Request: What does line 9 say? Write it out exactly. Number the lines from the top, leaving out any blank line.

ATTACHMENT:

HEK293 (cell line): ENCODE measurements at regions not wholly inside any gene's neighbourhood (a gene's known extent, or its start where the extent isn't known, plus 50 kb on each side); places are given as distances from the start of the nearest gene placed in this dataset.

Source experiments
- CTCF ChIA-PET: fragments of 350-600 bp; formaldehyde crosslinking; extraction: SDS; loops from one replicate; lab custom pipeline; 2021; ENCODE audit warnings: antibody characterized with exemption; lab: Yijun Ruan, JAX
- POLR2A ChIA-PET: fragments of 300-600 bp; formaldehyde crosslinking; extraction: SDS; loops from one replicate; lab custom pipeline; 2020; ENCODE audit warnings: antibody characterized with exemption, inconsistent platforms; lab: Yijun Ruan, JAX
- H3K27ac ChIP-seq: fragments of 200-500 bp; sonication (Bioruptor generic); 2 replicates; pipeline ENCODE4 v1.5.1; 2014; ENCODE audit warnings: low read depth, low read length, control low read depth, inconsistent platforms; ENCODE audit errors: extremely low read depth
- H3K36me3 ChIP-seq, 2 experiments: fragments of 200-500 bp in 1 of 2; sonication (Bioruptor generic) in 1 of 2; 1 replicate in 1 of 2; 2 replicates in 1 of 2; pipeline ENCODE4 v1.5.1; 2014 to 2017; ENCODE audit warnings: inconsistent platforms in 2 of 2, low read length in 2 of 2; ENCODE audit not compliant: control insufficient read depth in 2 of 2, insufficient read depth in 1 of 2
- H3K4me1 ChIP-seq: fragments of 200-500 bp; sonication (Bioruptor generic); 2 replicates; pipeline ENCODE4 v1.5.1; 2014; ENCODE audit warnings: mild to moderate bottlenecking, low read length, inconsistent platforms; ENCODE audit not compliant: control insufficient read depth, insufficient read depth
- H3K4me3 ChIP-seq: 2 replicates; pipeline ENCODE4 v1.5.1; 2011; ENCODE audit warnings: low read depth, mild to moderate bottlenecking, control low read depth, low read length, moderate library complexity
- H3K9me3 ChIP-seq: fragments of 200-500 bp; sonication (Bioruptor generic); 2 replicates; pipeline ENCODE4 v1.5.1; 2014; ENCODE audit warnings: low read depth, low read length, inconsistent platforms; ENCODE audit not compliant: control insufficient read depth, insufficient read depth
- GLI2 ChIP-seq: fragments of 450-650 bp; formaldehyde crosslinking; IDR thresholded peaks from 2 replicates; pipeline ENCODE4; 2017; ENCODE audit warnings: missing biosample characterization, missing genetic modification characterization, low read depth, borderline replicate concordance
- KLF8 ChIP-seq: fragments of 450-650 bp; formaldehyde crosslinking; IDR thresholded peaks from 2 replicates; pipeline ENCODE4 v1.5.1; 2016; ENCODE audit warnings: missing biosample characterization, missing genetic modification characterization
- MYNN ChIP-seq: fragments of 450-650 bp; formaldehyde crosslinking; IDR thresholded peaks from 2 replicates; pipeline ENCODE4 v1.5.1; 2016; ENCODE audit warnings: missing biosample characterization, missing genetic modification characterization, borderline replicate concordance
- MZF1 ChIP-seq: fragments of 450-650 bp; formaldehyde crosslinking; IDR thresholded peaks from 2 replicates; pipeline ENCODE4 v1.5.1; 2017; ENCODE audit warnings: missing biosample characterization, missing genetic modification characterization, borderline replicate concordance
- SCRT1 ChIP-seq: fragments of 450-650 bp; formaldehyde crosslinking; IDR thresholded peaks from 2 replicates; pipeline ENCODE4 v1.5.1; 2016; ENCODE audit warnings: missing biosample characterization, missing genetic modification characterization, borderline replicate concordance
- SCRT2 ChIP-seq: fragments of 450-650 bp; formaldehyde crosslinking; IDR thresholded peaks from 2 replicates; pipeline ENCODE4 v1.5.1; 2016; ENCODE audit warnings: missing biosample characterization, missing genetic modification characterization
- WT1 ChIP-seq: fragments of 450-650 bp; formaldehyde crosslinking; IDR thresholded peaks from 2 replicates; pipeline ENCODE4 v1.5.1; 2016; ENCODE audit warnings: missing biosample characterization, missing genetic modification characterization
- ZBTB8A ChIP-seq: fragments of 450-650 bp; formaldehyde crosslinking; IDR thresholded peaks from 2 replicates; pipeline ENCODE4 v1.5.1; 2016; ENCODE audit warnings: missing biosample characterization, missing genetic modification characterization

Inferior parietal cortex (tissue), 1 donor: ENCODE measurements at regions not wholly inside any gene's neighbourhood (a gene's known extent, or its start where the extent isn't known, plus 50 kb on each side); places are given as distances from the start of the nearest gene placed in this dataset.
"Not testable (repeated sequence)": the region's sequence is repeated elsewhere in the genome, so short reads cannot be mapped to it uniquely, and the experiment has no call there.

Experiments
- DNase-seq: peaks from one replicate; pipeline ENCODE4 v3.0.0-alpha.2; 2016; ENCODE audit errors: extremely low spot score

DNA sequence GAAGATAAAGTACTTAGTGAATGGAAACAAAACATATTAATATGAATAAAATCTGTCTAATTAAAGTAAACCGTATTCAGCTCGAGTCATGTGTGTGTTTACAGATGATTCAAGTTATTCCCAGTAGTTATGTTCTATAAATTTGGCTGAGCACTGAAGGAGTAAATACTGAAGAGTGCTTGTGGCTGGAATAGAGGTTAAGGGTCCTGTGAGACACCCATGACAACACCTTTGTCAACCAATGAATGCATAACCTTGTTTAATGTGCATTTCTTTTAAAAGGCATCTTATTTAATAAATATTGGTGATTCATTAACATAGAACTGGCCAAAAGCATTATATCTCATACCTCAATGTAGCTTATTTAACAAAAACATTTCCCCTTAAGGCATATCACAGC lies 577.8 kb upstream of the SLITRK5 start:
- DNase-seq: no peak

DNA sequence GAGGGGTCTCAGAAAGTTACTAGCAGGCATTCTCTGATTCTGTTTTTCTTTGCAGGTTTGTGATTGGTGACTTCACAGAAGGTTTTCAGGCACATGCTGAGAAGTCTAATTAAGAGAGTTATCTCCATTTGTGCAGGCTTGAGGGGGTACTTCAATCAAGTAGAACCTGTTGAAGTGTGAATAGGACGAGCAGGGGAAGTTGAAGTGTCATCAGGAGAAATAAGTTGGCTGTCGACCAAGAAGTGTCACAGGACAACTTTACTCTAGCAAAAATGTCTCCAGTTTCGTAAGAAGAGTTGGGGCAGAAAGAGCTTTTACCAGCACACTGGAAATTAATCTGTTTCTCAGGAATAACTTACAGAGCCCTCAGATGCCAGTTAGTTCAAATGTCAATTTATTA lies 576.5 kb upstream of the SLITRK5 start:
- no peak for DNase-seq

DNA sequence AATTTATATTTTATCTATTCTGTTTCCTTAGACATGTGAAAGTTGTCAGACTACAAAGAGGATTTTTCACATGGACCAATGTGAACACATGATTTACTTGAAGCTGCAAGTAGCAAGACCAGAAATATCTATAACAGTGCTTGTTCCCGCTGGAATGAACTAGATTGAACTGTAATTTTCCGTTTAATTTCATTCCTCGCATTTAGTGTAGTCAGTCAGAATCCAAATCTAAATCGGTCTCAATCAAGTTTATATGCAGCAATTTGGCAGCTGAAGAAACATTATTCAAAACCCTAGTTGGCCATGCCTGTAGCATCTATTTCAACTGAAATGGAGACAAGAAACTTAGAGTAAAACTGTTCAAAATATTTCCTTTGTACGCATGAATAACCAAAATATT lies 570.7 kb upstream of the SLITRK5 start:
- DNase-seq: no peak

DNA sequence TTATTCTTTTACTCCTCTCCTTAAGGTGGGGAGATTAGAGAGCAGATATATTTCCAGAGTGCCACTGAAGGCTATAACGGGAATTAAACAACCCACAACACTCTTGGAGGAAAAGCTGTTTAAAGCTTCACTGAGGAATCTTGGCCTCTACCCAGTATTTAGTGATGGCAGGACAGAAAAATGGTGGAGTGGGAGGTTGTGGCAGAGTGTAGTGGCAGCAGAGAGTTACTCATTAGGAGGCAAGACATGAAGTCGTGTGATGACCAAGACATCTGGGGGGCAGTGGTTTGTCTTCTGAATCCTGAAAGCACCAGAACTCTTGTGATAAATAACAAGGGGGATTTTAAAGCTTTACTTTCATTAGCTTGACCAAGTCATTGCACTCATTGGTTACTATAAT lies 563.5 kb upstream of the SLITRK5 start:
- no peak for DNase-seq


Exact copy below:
- H3K9me3 ChIP-seq: fragments of 200-500 bp; sonication (Bioruptor generic); 2 replicates; pipeline ENCODE4 v1.5.1; 2014; ENCODE audit warnings: low read depth, low read length, inconsistent platforms; ENCODE audit not compliant: control insufficient read depth, insufficient read depth